There are 2 reasons for a print head to not give you a perfect nozzle check. The first being an actual clog, and the second being air bubbles, either in the cartridge or the print head. An old cartridge can lead to ink "thickening" and also cause problems. Of course, an empty cartridge will also cause trouble! If you are refilling cartridges and putting less than 7 cc's of ink in an empty chamber, you are not getting a "factory full" refill. This will cause the ink counter to say you still have ink when it's long gone. (See my earlier post on "The Ultimate Refill" method to see how to get "full" refills. OK, let's say you know you have ink, and you've done 4-5 cleaning cycles and still get a bad nozzle check pattern.
Step 1: Distilled water injection into cartridge The first thing to do is try to get rid of an air bubbles. To do this I like to inject 1-2 cc's of distilled water into the colour chamber that is giving the bad nozzle check. To do this you will need a syringe and small needle (available at your local vet, or farm supply). Put the print head into the "change cartridge" position and remove the cartridge. Draw 1-2 cc's of distilled water into the syringe and poke the needle into the rear hole on the top of the cartridge. Aim for the middle of the bottom of the cartridge, about 1-1/4" in. (GENTLY...You don't want to pierce the internal filter screen). Now inject the distilled water above where the outlet port would be. Re-install the cartridge and let the printer do its "new cartridge bogie". Now LET IT SIT for 15-20 minutes! Then run a cleaning cycle and then another nozzle check. Sometimes this is all it takes. The distilled water will also help to thin ink that has become too viscous. I have run tests with ink diluted with as much as 50% distilled water and could hardly tell the difference, (ink ex tender?? :-). You may need to run a couple cleaning cycles to get everything flowing again. If this doesn't work, roll up your sleeves and proceed to STEP 2.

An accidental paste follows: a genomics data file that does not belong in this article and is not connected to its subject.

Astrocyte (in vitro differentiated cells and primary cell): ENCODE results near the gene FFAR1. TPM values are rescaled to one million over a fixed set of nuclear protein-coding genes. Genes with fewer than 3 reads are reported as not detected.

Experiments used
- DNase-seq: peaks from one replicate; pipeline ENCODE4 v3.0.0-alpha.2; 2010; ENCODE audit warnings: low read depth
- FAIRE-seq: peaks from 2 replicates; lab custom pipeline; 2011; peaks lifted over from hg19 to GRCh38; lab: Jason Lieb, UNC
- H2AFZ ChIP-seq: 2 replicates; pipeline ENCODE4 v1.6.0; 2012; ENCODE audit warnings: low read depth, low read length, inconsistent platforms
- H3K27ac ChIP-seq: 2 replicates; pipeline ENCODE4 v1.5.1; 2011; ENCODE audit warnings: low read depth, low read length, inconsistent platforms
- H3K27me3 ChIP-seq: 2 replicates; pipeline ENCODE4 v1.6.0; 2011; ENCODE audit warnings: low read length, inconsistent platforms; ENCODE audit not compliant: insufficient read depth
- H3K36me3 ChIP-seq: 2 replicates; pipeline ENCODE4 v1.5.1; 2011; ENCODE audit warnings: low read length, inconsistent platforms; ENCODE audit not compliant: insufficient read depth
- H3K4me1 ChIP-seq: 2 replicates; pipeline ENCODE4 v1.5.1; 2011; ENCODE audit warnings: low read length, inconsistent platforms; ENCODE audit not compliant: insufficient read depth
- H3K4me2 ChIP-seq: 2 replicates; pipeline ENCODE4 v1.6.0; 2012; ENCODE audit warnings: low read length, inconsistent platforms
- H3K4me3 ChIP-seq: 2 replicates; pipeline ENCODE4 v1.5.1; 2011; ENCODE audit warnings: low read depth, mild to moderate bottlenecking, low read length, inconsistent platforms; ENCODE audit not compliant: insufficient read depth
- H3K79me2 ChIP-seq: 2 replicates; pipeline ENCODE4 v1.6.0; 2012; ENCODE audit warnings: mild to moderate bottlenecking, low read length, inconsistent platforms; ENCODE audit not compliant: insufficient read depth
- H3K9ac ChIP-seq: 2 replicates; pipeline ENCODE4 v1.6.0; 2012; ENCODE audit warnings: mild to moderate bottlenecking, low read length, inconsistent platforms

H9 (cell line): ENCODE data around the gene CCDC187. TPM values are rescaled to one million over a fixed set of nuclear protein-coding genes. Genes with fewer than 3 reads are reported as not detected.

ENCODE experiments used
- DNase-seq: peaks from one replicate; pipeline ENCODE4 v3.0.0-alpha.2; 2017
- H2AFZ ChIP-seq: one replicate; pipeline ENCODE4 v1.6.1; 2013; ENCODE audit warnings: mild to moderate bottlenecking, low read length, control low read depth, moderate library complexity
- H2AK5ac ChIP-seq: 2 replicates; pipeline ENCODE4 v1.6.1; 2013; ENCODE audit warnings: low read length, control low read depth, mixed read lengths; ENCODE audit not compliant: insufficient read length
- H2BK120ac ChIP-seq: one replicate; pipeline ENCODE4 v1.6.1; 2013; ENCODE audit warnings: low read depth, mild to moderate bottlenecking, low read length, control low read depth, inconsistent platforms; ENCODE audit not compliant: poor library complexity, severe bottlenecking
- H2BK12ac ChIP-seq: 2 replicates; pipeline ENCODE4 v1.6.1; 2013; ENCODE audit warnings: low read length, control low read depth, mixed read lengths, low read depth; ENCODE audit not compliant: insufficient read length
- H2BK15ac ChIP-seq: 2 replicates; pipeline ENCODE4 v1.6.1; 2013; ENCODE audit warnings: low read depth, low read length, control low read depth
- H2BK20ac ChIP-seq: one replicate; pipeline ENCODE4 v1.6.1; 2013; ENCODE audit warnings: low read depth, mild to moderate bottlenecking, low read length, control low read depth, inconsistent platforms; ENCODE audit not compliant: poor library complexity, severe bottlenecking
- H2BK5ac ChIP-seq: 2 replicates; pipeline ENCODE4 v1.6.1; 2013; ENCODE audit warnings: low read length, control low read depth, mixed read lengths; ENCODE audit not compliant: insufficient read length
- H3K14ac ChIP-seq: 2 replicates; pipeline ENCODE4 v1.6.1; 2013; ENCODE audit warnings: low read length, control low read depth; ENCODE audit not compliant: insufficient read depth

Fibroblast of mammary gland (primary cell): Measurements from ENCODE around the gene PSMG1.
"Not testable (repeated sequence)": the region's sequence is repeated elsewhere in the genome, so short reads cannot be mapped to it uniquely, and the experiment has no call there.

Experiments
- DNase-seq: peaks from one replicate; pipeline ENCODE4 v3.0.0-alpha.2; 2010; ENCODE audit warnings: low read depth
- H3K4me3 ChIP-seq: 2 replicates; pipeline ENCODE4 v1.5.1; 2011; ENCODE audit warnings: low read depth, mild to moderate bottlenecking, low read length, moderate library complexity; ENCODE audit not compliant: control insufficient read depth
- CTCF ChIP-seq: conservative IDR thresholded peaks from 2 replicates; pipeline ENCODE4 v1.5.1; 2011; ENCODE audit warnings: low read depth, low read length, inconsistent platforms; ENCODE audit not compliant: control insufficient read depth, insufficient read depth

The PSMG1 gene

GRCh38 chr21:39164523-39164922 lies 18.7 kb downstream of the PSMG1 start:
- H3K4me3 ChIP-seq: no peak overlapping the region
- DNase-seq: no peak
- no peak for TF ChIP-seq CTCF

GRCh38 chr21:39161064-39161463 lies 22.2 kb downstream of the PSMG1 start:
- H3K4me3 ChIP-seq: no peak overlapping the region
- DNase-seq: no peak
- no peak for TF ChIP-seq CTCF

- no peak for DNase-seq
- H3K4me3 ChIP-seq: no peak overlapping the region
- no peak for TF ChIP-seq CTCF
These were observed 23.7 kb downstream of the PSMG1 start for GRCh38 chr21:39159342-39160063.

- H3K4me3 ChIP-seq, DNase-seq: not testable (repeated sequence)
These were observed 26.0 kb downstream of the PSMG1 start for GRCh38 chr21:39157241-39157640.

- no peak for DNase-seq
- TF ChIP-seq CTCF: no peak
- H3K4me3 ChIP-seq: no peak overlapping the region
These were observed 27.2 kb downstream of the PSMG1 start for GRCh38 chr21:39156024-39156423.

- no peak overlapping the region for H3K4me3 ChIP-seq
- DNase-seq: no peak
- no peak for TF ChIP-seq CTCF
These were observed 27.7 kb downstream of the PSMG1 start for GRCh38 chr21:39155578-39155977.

Step 2: Distilled water injection into print head Still clogged? Don't despair. Put the print head back into "cartridge change" position and remove the offending cartridge. Remove the needle from the syringe and draw 1cc of distilled water. Do you see the little pointed nipple that is in the hole where you pulled the cartridge from? This is the post that breaks the seal of a fresh cartridge and feeds ink to the print head. Place the plastic tip of the syringe firmly over the post. (Gently...if you break the post you're screwed). Slowly inject the distilled water into the post and remove syringe. Hopefully you just injected the distilled water into the print head, where it will displace any air bubbles and dissolve dried up ink deposits (kind a like fuel injector cleaner on a car). Let the printer sit for a good couple hours after this. The distilled water needs time to work its magic. Then reinstall cartridge and test as above. If you STILL have a problem after several cleaning cycles, it's time to get serious and remove the print head completely (STEP 3). This is not for the faint of heart and is reserved for more "technically inclined" users (it's really not that bad...I can have it out in 2-3 minutes). It may help to take a photo or video "before" shot to help you put it back together right! Step 3: Removal and cleaning of print head 1: Move print head to "change cartridge" position and remove cartridges. 2: LEAVE POWER SWITCH ON AND UNPLUG PRINTER CORD. This will keep the print head where we want it. 3: Remove top cover of printer (4 screws.2 in front, 2 in back). 4: Carefully remove ribbon cable going into top of print head assembly. 5: Remove screw holding the metal arm at the bottom of the cartridge holder, remove metal arm. 6: There is a small plastic tab in front of where the ribbon cable plugs in; this is all that is left holding the print head. 7: Lift the tab over the protrusion of the print head and slide the print head assembly forward and up to remove.